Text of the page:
Obamacare supporters, detractors prepare for major PR campaigns

The public relations war over Obamacare is set to intensify this month, with groups on both sides planning major campaigns designed to shape opinions just weeks before the law is to hit a critical milestone.

This week, Heritage Action, the political action arm of the Heritage Foundation, a conservative think tank, announced plans for a series of town hall meetings across the country. The meetings will feature former senator Jim DeMint (R-S.C.) and the father of Sen. Ted Cruz (R-Tex.), another tea party favorite, and will center on efforts to defund the law.

But Democrat-aligned groups already are responding aggressively. On Thursday, Americans United for Change, a liberal advocacy group, announced a new campaign in conjunction with a health-care advocacy group in 10 states. The effort is designed to “hold Republicans accountable” and “go on the offensive” to promote the law, group President Brad Woodhouse told reporters.

“We will deploy every tool and tactic available,” Woodhouse said, including hiring top state-level political consultants and recruiting activists to turn up at the Heritage town hall meetings and protest at Republican events.

The efforts come in advance of Oct. 1, when the law’s health-care marketplaces are set to open. These are Web sites where people will be able to peruse new insurance options and apply for government subsidies to help them afford the monthly premiums.

Starting next year, virtually all Americans must carry health insurance or face a fine, which starts as low as $95 in 2014 and eventually rises to $695 or more for an individual. Insurance companies will be barred from rejecting applicants because of preexisting conditions.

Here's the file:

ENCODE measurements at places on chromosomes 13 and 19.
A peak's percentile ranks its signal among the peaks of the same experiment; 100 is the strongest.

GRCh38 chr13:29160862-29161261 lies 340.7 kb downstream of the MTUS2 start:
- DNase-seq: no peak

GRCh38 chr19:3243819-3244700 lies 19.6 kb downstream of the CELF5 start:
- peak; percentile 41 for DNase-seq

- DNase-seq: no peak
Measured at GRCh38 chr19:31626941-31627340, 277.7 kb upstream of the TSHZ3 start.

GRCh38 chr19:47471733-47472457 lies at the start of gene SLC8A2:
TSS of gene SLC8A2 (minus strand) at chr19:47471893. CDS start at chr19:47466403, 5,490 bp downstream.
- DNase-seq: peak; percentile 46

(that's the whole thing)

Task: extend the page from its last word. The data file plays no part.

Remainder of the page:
The public is sharply divided about the law, with 42 percent of Americans in favor of it and 49 percent against, according to a July Washington Post-ABC News poll. Support has slipped among some Democrats; fully 74 percent of moderate and conservative Democrats supported the law in 2010, compared with 46 percent in the July poll.

At the same time, questions are multiplying about the law’s viability. Last month, the Obama administration delayed by a year a requirement that large employers offer health coverage to full-time workers. Republicans have pointed to the delay as evidence the law is fatally flawed.

By keeping the spotlight on the law’s stumbles, conservative and Republican groups hope to fuel repeal efforts and capi­tal­ize on what they see as a key Democratic vulnerability in the 2014 midterm elections.

“Instead of acknowledging that the law is unpopular because of its ill effects, and doing something about it, the Administration has chosen to spend millions of taxpayer dollars approaching it as a marketing and PR problem. This is wrong,” Chris Bond, spokesman for the Young Guns Network, said in a statement.

The nonprofit advocacy group, which has ties to House Majority Leader Eric Cantor (R-Va.), is ramping up its attacks on Obamacare with an ad campaign mocking the law on YouTube and television.

A coalition of tea party groups on Thursday announced an August-through-October campaign lobbying Congress titled “You Fund It, You Own It.” Other groups are urging uninsured people to not sign up for coverage.

Nervous Democrats are hoping a different narrative takes hold: that the health-care law is driving down insurance premiums and will continue to help people as some of its key provisions kick in next year.

Organizing for Action, the nonprofit advocacy group spun out of President Obama’s reelection campaign, plans to spend more than a million dollars on advertising this summer. It plans to promote the health-care overhaul this Sunday, in honor of the president’s 52nd birthday, with events that center on the stories of people who have benefited from the law.

“It’s about one mom talking to other moms and saying, ‘How do we get all our 27-year-olds signed up?’ ” executive director Jon Carson said.

Matea Gold and Sarah Kliff contributed to this report.

Sandhya Somashekhar is the social change reporter for the Washington Post.
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